I love the idea of what is a grander vision for your Y or for your organization so that, in a way, as you think big and connect to the biggest potential impact, that’s where you migrate. I was talking to a Y board one time in a Illinois town, and we were just talking about the vision for their Y. And I remember their board chair saying our vision is to replace the roof of the Y, which is good.
That was the most immediate thing that they needed. And even if you put it in Jesus’s ministry, and he ministered to people that needed food or healing first. But then you push it further -- and the fun part of that conversation was after you fix that, what’s your dream for your Y. What would be the biggest most exciting thing you could do? And I think when you allow people to think in those terms -- and especially young staff and volunteers and give them endorsement or encouragement to move in that direction.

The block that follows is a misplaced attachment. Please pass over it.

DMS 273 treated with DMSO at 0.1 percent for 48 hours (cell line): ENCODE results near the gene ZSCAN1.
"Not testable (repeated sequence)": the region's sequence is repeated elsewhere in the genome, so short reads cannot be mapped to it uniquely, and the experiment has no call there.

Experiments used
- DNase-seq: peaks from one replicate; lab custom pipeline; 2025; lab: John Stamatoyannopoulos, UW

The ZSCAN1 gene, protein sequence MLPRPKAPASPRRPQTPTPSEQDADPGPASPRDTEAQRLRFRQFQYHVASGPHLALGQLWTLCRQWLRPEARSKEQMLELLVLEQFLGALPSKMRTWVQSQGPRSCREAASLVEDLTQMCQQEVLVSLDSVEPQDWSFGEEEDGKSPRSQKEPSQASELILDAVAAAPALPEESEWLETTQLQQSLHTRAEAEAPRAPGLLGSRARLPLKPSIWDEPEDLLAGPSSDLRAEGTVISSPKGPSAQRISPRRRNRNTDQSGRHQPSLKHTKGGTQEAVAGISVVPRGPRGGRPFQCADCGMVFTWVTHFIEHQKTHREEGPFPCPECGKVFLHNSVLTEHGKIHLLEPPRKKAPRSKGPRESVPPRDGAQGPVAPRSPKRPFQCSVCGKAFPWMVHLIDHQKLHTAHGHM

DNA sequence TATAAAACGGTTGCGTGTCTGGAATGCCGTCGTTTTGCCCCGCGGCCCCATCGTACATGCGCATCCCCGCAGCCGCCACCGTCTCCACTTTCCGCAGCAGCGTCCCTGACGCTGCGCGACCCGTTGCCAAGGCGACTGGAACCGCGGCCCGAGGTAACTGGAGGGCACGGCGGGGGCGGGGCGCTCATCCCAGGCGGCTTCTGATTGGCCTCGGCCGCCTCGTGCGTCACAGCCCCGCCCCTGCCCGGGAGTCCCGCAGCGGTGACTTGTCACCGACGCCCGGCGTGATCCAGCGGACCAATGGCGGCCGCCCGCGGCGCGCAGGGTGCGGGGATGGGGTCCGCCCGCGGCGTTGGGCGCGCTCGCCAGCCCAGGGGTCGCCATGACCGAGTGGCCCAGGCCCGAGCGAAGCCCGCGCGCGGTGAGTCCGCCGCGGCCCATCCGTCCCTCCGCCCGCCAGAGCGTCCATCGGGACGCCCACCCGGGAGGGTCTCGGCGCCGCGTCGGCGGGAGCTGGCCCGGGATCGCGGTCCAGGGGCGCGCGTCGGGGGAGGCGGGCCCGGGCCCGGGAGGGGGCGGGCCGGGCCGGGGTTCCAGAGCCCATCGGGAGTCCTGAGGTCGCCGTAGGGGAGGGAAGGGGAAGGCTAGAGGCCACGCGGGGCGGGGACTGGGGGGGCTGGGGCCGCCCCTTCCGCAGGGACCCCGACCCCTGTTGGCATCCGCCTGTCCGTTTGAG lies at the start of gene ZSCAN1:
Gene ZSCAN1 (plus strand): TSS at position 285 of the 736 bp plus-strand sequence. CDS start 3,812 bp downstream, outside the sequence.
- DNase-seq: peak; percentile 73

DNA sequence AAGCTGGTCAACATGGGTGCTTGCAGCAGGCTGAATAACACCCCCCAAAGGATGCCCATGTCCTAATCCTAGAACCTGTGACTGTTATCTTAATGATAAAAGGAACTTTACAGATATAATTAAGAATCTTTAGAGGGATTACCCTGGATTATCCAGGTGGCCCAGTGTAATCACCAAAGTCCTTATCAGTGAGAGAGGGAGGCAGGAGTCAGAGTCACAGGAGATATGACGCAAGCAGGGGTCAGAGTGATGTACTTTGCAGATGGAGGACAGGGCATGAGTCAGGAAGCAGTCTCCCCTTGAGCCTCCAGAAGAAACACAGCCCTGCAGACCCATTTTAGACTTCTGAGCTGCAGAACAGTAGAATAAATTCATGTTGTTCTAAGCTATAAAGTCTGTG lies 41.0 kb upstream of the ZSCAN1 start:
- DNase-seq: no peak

It makes a huge difference. The Y in Jerusalem has a great story in this regard because the Y started in 1878. It operated in the back room of a bookstore. It was not a big deal. I have a picture of one of the first YMCAs in Jerusalem. People are sitting around reading newspapers. And it wasn’t until after the first World War -- and the Y had shut down during the times the Turkish authorities thought it was a threat to their security because it was British in origin, so they shut the Y down.
But it was in 1920 that the leadership in Jerusalem and came to John Mott and asked if he would send a leader to Jerusalem to help them get reestablished. And that’s when Archie Harte with to Jerusalem. And the best story about Dr. Harte in my mind is related to the time he met James Jarvie. And the two men were sitting on the Mount of Olives one day and the Y is modest.